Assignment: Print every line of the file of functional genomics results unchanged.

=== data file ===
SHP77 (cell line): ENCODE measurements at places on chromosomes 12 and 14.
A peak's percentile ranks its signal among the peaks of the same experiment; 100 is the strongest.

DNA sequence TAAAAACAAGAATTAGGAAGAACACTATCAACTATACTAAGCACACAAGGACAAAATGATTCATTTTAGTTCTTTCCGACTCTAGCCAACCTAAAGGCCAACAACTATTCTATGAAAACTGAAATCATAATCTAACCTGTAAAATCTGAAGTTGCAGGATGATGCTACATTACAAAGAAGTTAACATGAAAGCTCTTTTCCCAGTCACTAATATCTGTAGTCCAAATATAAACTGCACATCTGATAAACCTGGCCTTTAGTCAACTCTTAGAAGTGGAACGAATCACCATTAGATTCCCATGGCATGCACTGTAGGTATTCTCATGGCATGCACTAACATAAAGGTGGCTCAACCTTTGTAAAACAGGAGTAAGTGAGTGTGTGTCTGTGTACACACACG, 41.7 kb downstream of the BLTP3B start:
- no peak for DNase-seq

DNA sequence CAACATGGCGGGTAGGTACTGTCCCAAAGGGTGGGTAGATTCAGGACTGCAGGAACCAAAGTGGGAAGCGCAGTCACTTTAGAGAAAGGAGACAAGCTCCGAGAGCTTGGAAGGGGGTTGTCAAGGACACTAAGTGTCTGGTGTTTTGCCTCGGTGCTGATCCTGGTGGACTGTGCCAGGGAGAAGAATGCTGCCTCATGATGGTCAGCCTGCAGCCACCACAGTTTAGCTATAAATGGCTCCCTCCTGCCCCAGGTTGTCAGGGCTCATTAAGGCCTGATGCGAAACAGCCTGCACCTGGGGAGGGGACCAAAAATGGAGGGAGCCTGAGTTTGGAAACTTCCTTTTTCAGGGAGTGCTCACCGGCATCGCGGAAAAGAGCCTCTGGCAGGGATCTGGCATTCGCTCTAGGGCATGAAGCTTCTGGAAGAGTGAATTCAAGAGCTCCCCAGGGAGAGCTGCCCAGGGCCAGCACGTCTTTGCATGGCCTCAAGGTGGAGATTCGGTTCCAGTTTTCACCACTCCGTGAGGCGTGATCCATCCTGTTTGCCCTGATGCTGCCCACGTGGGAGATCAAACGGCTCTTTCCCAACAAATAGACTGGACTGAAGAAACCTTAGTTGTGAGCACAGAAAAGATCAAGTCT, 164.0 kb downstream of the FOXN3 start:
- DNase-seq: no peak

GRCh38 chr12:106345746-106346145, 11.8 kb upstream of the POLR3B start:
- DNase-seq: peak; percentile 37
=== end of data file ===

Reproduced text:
SHP77 (cell line): ENCODE measurements at places on chromosomes 12 and 14.
A peak's percentile ranks its signal among the peaks of the same experiment; 100 is the strongest.

DNA sequence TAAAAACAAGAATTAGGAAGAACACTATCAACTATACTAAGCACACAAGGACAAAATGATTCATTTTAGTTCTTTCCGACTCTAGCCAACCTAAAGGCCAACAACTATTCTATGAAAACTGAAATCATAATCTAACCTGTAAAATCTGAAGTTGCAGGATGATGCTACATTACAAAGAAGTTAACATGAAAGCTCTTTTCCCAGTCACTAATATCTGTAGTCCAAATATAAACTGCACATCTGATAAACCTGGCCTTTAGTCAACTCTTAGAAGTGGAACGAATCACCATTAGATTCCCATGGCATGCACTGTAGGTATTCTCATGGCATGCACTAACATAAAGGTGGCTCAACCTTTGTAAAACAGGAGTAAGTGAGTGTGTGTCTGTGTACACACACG, 41.7 kb downstream of the BLTP3B start:
- no peak for DNase-seq

DNA sequence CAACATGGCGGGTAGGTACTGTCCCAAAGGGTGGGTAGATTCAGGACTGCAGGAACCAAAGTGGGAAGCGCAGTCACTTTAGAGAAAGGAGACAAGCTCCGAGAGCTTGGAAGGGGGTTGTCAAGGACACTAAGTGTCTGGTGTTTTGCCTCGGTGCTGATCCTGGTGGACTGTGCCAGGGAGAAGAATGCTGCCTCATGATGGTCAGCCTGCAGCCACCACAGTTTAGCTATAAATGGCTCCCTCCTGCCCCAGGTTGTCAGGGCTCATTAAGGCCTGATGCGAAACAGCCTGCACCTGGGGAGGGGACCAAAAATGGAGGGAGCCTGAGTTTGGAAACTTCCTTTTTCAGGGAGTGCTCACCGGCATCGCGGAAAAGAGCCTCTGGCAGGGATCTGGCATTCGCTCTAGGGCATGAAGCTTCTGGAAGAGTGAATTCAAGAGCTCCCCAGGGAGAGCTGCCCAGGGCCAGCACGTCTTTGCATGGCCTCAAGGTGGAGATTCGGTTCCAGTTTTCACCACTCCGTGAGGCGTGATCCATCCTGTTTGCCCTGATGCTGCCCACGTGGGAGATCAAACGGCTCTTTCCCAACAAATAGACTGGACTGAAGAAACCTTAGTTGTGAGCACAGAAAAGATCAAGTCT, 164.0 kb downstream of the FOXN3 start:
- DNase-seq: no peak

GRCh38 chr12:106345746-106346145, 11.8 kb upstream of the POLR3B start:
- DNase-seq: peak; percentile 37